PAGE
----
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October Constellations

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The seven October constellations include such well-known formations as Aquarius, the water bearer, and Pegasus, the winged horse. The only notable deep sky objects are located in these two constellations. Aquarius contains two globular clusters and one open cluster. Pegasus is home to a single globular star cluster. The remaining constellations of October are relatively unremarkable, composed mainly of faint stars with no deep sky objects worthy of mention. The only bright stars worth mentioning are Alnair, in Grus, and Fomalhaut, in Piscis Austrinus.

Aquarius | Cepheus | Grus | Lacerta | Octans | Pegasus | Piscis Austrinus

  Aquarius The Water Bearer  

Pronunciation:  (uh-KWER-ee-us) 
Abbreviation:  Aqr   Genitive:  Aquarii
Right Ascension:  22.71 hours   Declination:  -10.19 degrees
Area in Square Degrees: 
980
Crosses Meridian:  9 PM, October 10

Aquarius is visible in the fall in the northern hemisphere and spring in the southern hemisphere. It is represented as a man pouring water from a bucket. This ancient constellation has its roots in many a number of cultures. In Greek mythology, Aquarius was Ganymede, the cupbearer to the gods. 

Points of Interest in Aquarius
Diagram of the constellation Aquarius Object Name Type/Translation V Mag
1 M2 Globular Star Cluster 6.5
2 M73 Open Star Cluster 2.8
3 M72 Globular Star Cluster 9.3
4 Sadalmelik Lucky Star of the King 2.96
5 Sadalsuud Luck of Lucks 2.91
6 Sadalachbia Lucky Star of the Tents 3.84
7 Skat Leg 3.27
8 Albali The Drinker 3.77
9 Ancha Hip Bone 4.16
10 Situla * 5.03
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  Cepheus The King  

Pronunciation:  (SEE-fee-us) 
Abbreviation:  Cep   Genitive:  Cephei
Right Ascension:  22.52 hours   Declination:  71.59 degrees
Area in Square Degrees: 
588
Crosses Meridian:  9 PM, October 15

Cepheus, the King, is visible all year in the northern hemisphere. It was named after the king of Ethiopia. Cepheus was the husband of Cassiopeia and the father of Andromeda.

Points of Interest in Cepheus
Diagram of the constellation Cepheus Object Name Type/Translation V Mag
1 Alderamin Right Forearm 2.44
2 Alfirk Flock 3.23
3 Alrai Shepherd 3.21
4 Herschel's Garnet Star * 4.08
5 Alkurhah * 4.29
6 Al Kalb al Rai * 5.50
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  Grus The Crane  

Pronunciation:  (GRUS
Abbreviation:  Gru   Genitive:  Gruis
Right Ascension:  22.61 hours   Declination:  -44.52 degrees
Area in Square Degrees: 
366
Crosses Meridian:  9 PM, October 10

Grus, the Crane, is visible in latitudes south of 33 degrees north from July through September. It was named by Johann Bayer and represents the crane, which was the symbol for the office of astronomer in ancient Egypt.

Points of Interest in Grus
Diagram of the constellation Grus Object Name Type/Translation V Mag
1 Alnair The Bright 1.74
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  Lacerta The Lizard  

Pronunciation:  (luh-SER-tuh) 
Abbreviation:  Lac   Genitive:  Lacertae
Right Ascension:  22.46 hours   Declination:  44.82 degrees
Area in Square Degrees:  201
Crosses Meridian:  9 PM, October 10

Lacerta extends from the head of Cepheus to the foot of Perseus, between Cygnus and Andromeda. It is one of seven constellations created by Johannes Hevelius in the 17th century.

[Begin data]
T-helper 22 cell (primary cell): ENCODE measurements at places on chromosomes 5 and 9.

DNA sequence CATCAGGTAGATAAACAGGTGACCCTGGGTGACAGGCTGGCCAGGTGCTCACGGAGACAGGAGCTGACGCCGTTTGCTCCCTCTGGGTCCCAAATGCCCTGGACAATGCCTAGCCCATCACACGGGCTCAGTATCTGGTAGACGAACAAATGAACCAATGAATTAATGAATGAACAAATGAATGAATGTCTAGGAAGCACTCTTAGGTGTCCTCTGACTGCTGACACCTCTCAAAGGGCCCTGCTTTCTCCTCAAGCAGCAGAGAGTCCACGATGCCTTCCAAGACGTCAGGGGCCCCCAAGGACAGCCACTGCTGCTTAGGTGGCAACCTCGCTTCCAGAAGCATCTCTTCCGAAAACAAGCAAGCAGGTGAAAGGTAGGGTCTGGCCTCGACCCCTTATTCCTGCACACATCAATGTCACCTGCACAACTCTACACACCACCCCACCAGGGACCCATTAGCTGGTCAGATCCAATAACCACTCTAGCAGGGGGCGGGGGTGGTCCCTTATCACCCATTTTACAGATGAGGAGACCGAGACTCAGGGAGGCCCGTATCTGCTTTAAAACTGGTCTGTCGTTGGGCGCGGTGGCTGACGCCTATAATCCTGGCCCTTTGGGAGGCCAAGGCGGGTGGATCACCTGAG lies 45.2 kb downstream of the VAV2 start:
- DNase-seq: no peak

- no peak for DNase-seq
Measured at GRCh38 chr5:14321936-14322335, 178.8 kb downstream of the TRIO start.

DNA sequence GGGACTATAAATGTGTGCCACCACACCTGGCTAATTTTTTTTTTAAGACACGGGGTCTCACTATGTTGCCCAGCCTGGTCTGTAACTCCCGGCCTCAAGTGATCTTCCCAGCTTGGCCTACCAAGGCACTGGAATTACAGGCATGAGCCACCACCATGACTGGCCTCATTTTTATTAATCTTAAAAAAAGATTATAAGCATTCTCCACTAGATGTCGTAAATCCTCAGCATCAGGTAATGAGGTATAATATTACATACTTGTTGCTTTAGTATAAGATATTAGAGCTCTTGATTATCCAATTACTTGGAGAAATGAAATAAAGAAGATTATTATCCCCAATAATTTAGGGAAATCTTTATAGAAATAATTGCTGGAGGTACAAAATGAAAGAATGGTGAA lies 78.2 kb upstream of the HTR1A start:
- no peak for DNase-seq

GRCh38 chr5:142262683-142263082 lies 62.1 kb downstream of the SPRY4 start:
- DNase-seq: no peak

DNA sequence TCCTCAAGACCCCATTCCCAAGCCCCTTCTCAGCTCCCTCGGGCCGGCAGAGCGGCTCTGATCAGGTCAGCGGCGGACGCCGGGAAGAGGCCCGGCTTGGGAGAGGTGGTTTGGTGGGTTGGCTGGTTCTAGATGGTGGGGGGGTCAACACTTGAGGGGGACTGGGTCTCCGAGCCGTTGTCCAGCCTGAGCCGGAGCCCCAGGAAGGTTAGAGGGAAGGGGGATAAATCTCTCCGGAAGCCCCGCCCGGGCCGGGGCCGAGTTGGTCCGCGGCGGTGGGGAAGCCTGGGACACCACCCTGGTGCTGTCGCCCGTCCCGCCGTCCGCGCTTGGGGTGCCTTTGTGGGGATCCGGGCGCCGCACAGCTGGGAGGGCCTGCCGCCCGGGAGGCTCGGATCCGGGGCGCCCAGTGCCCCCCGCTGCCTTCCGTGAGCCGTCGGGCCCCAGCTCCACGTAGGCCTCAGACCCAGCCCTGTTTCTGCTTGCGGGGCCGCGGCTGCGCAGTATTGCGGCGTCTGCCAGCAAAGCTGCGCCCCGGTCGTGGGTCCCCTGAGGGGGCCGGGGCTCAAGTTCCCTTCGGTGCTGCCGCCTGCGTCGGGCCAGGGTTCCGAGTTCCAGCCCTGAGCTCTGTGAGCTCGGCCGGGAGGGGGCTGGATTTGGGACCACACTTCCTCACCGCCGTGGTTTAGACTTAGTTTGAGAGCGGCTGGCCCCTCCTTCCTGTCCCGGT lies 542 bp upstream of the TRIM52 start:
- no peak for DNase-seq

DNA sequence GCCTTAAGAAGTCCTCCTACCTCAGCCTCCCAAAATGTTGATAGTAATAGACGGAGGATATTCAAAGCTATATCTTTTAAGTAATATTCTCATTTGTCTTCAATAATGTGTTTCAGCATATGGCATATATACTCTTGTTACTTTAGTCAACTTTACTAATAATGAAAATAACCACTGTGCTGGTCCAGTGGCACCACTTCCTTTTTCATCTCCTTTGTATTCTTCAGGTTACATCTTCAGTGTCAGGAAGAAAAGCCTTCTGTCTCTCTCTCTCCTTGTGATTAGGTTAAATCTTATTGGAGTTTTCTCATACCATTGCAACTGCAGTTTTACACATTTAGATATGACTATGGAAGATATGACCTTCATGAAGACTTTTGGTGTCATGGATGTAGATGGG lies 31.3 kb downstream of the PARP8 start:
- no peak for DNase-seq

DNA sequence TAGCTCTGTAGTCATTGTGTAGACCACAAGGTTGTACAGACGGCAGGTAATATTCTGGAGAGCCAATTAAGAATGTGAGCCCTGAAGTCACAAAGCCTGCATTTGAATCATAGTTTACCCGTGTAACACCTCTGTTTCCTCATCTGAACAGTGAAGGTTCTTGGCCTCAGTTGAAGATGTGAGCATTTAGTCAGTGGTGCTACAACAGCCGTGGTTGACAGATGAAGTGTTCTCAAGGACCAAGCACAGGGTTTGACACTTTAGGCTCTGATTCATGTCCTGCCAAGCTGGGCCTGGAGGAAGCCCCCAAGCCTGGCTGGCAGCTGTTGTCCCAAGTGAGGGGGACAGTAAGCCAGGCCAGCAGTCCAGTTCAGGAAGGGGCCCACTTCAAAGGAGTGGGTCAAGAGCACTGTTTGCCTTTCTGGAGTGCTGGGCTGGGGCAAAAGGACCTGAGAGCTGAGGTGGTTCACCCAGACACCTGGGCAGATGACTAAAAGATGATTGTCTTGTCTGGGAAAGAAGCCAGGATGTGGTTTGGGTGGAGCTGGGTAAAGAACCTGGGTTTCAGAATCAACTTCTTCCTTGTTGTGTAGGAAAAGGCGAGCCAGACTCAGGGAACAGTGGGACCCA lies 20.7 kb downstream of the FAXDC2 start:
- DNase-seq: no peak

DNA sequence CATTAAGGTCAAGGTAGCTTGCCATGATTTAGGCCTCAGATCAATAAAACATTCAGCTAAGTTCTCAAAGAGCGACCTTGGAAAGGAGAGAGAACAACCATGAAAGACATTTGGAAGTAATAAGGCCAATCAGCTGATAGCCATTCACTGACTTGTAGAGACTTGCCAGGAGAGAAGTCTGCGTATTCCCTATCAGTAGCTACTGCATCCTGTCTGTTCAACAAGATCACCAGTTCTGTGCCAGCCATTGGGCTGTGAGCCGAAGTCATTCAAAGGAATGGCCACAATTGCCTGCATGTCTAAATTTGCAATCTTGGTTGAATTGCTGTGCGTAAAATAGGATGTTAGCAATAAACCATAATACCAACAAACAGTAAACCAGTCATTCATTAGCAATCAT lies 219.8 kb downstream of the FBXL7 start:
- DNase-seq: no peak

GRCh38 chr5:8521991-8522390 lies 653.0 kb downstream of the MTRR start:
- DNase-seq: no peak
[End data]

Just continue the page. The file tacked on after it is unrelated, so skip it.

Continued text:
Points of Interest in Lacerta
Diagram of the constellation Lacerta
None.

This constellation is composed mostly of faint stars.

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  Octans The Octant  

Pronunciation:  (OK-tanz) 
Abbreviation:  Oct   Genitive:  Octantis
Right Ascension:  21.31 hours   Declination:  -83.76 degrees
Area in Square Degrees: 
291
Crosses Meridian:  9 PM, September 20

Octans, the Octant, is visible in latitudes south of the equator. It is a circumpolar and is visible all night long. Octans contains the South Celestial Pole. It is named after the octant, a navigational tool used to locate Polaris, the North Star. 

Points of Interest in Octans
Diagram of the constellation Octans Object Name Type/Translation V Mag
1 Polaris Australis Southern Pole 5.47
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  Pegasus The Winged Horse  

Pronunciation:  (PEG-uh-sus) 
Abbreviation:  Peg   Genitive:  Pegasi
Right Ascension:  22.75 hours   Declination:  19.53 degrees
Area in Square Degrees:  1121
Crosses Meridian:  9 PM, October 20

Pegasus is visible from August through December. It represents the son of Neptune and Medusa who eventually became the thundering horse of Zeus and the carrier of his lightning bolts.

Points of Interest in Pegasus
Diagram of the constellation Pegasus Object Name Type/Translation V Mag
1 M45 Globular Star Cluster 1.6
2 Markab The Thing for Riding On 2.49
3 Scheat Leg 2.42
4 Algenib Flank 2.83
5 Enif Nose 2.39
6 Homam The High-minded Man 3.40
7 Matar Rain 2.94
8 Baham Livestock 3.53
9 Salm * 4.6
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  Piscis Austrinus The Southern Fish  

Pronunciation:  (PY-sis ahs-TRY-nus) 
Abbreviation:  PsA   Genitive:  Piscis Austrini
Right Ascension:  22.29 hours   Declination:  -30.66 degrees
Area in Square Degrees:  245
Crosses Meridian:  9 PM, October 10

Piscis Austrinus, the Southern Fish, is  visible in latitudes south of 53 degrees north from July through September. This is an ancient constellation that may have been the original Pisces. It is represented as a fish lying on its back drinking the waters pouring from the jar of Aquarius.

Points of Interest in Piscis Austrinus
Diagram of the constellation Piscis Austrinus Object Name Type/Translation V Mag
1 Fomalhaut Mouth of the Fish 1.16
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